Ingredients

  • 2 cups tomato paste (preferably homemade)
  • 1/4 cup raw honey (maple syrup or whole unrefined cane sugar)
  • 1/4 cup plus 2 tbsp fresh whey* (divided)
  • 2 tbsp raw apple cider vinegar (plus extra for thinning the ketchup, if desired)
  • 1 tsp unrefined sea salt
  • 1 tsp allspice
  • 1/2 tsp ground cloves

Instructions

  1. Spoon tomato paste into a large mixing bowl and fold in raw honey or other natural sweetener of choice.
  2. Whisk in one-quarter cup fresh whey or vegetable starter culture into the sweetened tomato paste along with apple cider vinegar, sea salt, allspice and cloves. Continue whisking these ingredients together until the paste is smooth and uniform.
  3. Spoon the homemade ketchup into a mason jar, top with remaining two tablespoons fresh whey or vegetable starter culture, cover loosely with a cloth or lid and allow the ketchup to sit at room temperature, undisturbed, for three to five days.
  4. After three to five days, uncover the homemade ketchup and give it a thorough stir before transferring to the refrigerator. Naturally fermented homemade ketchup will keep for several months in the refrigerator.

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What people are saying

  1. Aliyanna says

    What about using a pickl-it…you wouldn’t use the whey…..I am just finding out about them…so much different and better I think…any one else tried them?

  2. Kenwyn(Winnie) says

    Well that sounds great. Do you have recipes on vegetation/vegan recipes on mayo I saw to use veg starter culture instead of way for the ketchup .but how about the mayo?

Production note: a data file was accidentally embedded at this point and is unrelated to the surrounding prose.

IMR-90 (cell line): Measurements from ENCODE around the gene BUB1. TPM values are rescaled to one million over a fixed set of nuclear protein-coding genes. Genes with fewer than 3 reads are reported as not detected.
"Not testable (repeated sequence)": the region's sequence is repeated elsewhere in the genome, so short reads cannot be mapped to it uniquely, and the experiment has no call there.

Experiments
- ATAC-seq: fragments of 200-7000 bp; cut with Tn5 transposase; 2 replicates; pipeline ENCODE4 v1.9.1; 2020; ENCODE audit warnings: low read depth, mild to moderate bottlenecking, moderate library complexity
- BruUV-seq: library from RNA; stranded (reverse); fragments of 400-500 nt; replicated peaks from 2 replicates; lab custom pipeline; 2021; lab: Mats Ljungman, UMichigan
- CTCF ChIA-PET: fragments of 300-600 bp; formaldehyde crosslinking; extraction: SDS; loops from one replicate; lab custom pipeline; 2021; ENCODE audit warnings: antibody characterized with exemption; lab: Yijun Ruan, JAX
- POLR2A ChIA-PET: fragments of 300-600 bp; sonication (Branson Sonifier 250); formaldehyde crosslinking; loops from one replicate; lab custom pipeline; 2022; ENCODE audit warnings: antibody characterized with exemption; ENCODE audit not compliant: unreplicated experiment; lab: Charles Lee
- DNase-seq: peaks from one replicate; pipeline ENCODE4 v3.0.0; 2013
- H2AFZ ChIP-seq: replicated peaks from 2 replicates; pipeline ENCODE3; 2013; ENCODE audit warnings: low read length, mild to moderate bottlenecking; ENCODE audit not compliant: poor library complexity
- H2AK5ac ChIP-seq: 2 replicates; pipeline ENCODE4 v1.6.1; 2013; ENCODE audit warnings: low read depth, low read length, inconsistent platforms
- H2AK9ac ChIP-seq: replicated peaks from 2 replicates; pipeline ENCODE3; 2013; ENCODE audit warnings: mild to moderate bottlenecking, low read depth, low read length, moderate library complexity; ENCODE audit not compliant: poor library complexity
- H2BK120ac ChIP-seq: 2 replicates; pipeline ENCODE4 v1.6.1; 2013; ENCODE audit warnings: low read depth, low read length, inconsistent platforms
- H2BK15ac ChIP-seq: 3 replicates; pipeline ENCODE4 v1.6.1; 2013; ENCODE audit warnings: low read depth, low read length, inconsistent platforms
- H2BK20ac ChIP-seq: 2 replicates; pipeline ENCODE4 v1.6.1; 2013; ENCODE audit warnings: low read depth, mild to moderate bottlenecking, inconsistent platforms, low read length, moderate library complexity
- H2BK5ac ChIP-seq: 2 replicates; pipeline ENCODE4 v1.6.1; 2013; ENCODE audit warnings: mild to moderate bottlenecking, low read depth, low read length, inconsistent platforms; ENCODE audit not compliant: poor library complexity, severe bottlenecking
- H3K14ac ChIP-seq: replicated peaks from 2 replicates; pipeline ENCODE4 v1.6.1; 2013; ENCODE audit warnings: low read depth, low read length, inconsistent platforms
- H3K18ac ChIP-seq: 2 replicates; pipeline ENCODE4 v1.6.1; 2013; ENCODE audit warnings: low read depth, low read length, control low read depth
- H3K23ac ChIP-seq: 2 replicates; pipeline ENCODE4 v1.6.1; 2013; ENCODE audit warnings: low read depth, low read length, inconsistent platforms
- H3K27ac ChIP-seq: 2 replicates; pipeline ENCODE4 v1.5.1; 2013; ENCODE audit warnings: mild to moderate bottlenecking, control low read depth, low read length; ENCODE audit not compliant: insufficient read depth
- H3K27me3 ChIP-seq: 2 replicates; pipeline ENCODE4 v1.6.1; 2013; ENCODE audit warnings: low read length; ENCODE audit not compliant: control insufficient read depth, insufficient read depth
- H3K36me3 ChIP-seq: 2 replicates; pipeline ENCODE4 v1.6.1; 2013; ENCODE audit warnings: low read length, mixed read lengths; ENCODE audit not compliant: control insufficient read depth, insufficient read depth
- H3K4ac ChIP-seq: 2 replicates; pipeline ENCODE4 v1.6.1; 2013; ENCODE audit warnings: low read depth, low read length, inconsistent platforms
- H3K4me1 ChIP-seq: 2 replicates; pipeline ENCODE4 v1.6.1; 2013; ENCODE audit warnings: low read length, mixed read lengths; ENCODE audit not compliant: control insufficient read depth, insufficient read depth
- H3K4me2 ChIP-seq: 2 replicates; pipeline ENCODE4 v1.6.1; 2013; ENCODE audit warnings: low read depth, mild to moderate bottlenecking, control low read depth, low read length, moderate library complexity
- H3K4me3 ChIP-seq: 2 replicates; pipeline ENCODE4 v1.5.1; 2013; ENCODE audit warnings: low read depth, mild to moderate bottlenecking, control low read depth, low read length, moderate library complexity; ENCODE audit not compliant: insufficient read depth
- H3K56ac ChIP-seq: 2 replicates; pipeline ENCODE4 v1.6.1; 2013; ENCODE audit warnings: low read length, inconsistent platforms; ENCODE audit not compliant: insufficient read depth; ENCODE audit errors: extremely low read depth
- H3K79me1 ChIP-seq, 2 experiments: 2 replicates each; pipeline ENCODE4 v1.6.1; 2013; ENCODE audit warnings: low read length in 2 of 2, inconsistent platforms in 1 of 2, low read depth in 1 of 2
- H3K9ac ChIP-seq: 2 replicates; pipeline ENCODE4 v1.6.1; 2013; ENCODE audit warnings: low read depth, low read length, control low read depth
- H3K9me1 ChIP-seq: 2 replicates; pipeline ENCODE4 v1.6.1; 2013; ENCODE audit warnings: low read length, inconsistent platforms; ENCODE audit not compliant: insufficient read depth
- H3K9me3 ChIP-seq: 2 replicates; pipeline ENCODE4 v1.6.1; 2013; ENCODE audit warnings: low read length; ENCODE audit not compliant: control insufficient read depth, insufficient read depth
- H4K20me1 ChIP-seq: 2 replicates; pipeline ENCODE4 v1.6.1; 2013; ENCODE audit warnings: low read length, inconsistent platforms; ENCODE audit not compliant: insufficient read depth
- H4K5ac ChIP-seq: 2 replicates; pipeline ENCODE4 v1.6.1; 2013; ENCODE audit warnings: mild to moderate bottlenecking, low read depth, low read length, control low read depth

3. Nicole says

    i made this last week, set out for 5 days. My hubby put it in the fridge after the right amount of time since I had to go out of town. I got home and tasted it today and what started outta sting like my grandma’s homemade ketchup before fermentation now tastes like home-brew…. :(. Any hints for what to do different next time????

  4. Nicole says

    i made this last week, used a recipe from cultures for health which said to sit out for 3-5 days. My hubby put it in the fridge after the right amount of time since I had to go out of town. I got home and tasted it today and what started outta sting like my grandma’s homemade ketchup before fermentation now tastes like home-brew…. :(. Any hints for what to do different next time????

    • Les says

      Nicole, I myself am still working on my fermentation expertise – that’s another way of saying I’m pretty much a beginner myself, only have two batches of sauerkraut to my credit so far. Still, in my opinion, the correct time to allow for room temperature fermentation depends on the room temperature. I myself have tentatively decided to use 75 degrees F as the frame of reference in regards to the initial “getting the fermentation going” phase in sauerkraut making. And if I were to apply this guideline to ketchup making and a recommendation to “let it sit for 3-5 days,” I think if the ambient room temperature inclined toward 75 or above, I’d only leave it sit for 3 days (because fermentation should be more brisk at warmer temperature), and if the ambient room temperature average was below 75 – closer to 72, say – then I’d leave it sit for the 5 days. Hope this helps.

    • jenny says

      Since you didn’t use my recipe, I can’t comment on why it may not have worked. Perhaps the recipe author has an answer for you?